• TWoRS is another example of too many Rivers, being where they should not be:

DOCTOR: Yes, she was there. River Song came twice.

RIVER: That's me. How can I be there?

And everybody has fun in an alternative timeline that should not exist… Timeline that is fixed by the Doctor touching River… Talk about impossible.


So far, River’s run is woven with flickers and bodies too many, lacking substance and not existing. She is the swarm in a suit, shape-shifting and walking through walls, made monster. At this point, only the ghosting remains to be accomplished. Series 7 provided us. 


Part II:

The ghosting of River Song: she died, now she is ghosting; River faded like an echo, during a whole series.

Series 7a played rather subtly on River’s absence:

  • in AoTD, when Amy and Rory seemed to ignore the fact they had a daughter, alive and breathing;
  • in DoAS, when it was asked whether the Doctor had a Queen –River was associated twice with an Egyptian queen (TPO & TWoRS) and once with the chess piece (TWoRS);
  • in ATCM, when Amy was asked about her motherhood and quite frankly the whole theme of the episode was screaming for River;
  • in TPoT, where River wasn’t mentioned at all although the Doctor spent a whole year with the Ponds,and it was established by the end of the previous series River was used to visiting her parents frequently –and sharing a glass of wine. (My headcanon tells me it was a matter of accepting River as part of their life, when it was difficult to come to terms with the fact they could not have other children. Thematically, it could be read as a step further down the disembodying of River Song path, stripping her progressively of her ties to her family, then to the Doctor.)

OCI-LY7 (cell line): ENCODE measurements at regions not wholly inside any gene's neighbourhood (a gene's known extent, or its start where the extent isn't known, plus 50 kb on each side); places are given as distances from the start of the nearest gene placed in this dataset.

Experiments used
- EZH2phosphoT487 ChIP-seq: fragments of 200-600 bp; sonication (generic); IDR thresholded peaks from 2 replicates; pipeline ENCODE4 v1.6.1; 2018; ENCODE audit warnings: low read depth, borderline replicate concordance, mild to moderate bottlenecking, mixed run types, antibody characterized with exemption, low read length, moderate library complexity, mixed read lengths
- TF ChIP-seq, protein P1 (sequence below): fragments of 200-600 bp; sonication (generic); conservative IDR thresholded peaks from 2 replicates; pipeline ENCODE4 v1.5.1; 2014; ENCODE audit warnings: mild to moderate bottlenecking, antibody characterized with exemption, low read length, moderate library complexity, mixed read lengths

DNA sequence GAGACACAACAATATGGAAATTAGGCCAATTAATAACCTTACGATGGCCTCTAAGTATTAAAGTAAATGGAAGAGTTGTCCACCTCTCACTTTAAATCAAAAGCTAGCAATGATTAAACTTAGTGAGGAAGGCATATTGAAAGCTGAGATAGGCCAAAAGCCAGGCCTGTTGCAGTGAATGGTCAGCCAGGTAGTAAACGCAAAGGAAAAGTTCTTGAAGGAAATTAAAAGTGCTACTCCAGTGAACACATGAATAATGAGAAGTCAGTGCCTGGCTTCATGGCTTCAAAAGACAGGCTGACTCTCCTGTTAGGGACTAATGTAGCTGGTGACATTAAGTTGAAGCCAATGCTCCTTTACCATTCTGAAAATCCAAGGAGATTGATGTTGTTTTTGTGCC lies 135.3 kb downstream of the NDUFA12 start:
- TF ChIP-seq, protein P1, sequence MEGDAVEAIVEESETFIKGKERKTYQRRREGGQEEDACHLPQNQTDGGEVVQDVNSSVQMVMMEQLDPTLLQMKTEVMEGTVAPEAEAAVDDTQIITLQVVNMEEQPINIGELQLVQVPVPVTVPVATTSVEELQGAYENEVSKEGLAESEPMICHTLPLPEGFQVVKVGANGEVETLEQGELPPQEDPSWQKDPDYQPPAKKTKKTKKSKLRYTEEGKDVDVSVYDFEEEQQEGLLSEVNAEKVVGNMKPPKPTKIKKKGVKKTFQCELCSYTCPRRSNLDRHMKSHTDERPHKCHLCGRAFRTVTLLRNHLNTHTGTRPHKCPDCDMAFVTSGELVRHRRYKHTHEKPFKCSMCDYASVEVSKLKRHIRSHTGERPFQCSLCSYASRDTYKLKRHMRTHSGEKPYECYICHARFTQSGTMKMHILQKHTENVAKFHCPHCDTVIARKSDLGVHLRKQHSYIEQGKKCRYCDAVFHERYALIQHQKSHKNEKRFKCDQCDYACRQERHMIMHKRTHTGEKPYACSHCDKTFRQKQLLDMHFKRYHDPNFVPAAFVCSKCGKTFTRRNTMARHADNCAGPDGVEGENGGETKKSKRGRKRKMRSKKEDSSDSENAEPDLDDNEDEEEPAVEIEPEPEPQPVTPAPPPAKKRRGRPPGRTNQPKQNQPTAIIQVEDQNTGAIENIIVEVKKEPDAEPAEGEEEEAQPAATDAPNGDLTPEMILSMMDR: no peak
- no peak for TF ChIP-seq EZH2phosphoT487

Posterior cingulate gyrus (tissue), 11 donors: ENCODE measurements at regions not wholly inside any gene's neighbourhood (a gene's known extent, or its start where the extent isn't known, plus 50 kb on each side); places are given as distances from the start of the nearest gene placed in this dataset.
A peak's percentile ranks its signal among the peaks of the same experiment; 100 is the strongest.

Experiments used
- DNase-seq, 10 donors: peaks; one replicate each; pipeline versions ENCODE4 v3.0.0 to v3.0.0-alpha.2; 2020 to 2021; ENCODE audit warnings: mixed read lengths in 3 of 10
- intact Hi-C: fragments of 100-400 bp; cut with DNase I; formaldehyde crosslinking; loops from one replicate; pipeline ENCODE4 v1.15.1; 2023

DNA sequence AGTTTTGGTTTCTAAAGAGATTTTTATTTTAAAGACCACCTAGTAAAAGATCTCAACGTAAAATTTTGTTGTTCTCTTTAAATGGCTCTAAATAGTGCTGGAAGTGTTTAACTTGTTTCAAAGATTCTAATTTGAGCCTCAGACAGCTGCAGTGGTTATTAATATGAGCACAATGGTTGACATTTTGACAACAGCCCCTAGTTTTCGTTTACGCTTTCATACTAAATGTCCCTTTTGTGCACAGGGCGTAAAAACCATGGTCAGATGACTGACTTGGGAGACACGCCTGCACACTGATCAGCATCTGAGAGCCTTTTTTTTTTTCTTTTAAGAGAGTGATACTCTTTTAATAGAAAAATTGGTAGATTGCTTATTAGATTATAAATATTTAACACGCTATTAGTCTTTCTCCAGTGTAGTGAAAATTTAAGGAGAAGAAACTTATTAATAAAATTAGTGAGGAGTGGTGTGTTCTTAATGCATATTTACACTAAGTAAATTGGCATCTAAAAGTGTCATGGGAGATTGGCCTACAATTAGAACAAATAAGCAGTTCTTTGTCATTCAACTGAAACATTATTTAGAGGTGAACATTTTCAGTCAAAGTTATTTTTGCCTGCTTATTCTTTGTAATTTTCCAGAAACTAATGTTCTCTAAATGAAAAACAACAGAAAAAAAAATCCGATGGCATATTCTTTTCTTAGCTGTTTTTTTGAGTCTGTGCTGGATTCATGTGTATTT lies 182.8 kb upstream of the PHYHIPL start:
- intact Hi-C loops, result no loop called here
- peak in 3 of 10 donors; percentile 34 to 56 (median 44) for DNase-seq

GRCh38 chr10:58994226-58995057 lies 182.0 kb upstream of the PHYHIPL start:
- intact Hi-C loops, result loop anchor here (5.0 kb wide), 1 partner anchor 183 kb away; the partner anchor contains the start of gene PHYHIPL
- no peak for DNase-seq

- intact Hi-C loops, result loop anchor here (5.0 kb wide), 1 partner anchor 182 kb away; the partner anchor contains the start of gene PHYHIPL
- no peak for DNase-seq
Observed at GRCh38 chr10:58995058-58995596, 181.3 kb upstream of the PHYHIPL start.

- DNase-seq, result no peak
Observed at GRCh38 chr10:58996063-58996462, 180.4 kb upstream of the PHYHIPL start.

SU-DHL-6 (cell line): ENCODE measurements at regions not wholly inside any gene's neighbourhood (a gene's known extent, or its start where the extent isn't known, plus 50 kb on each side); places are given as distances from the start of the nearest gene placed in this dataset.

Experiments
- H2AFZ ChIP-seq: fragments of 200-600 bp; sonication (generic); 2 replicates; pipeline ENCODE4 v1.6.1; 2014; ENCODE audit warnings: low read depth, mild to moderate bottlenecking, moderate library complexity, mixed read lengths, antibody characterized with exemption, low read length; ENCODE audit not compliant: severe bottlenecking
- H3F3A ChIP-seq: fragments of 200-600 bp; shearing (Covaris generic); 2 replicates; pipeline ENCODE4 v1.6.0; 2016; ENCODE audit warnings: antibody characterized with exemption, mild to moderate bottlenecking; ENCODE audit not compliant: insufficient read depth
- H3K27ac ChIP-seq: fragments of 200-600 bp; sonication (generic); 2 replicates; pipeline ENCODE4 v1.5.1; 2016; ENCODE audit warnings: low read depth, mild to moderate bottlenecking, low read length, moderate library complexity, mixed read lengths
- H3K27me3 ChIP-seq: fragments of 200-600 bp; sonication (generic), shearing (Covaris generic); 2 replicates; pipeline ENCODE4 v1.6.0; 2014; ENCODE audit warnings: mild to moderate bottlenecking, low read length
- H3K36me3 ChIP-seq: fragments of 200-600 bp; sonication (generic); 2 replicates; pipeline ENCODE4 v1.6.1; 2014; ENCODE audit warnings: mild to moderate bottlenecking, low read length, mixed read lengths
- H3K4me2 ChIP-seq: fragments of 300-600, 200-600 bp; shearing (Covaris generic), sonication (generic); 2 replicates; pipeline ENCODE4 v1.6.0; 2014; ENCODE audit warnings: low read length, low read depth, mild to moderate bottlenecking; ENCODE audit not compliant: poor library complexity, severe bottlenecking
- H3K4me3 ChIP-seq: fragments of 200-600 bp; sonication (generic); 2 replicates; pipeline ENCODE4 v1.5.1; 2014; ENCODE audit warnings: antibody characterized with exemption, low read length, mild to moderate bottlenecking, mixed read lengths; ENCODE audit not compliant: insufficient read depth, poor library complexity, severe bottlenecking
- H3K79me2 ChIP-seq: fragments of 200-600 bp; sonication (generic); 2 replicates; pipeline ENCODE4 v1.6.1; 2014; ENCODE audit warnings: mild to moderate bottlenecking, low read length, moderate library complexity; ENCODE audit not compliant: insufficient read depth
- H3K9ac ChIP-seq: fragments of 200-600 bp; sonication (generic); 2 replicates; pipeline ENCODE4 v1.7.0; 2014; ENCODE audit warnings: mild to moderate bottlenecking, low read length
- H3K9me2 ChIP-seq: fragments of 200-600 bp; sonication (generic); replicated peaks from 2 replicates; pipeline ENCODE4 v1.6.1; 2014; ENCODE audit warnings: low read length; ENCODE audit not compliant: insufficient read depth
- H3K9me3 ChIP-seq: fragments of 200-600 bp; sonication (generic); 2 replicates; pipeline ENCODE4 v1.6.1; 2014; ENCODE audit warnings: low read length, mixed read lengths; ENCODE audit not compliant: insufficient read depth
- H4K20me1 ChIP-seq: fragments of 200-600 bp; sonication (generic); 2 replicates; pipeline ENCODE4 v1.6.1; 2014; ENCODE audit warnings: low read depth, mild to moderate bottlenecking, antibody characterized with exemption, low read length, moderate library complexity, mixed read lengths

Of course River is present in TATM, but this episode provides a peculiar scene in which River is upset by the Doctor using regeneration energy on her. I think there is much more in there than being embarrassed by this blatant demonstration of affection. The scene is encompassed by rather remakable lines: “When one's in love with an ageless god who insists on the face of a twelve year old, one does one's best to hide the damage” and “Never let him see the damage. And never, ever let him see you age. He doesn't like endings.” Quite a change from “I might take the age down a little, just gradually, to freak people out.” I have always supposed River would know, from the way the Doctor treats her, from the way he looks at her, from their back-to-front existence, that he was aware of the exact time of her death. And I think what we witnessed here is River showing she knows it. She considers his sacrifice a waste. A Time Lord’s body is a miracle. Not hers.  Her body is unreliable, unimportant.

By referring to the Doctor as an ageless god with the face of a twelve year old, River also constitutes herself as a human. Contrary to the Doctor running from his death for 200 years, River accepted very soon her return to the human status, and the inherent mortality. River’s story is one of falls; from her parents’ little super hero to psychopath -and thing-, from immortal to mortal, from Doctor to murderer. And she recognises each step of this descent. But I digress, the point was to discuss River’s slow emptying of her substance, which directly lead to her negative presence in series 7b.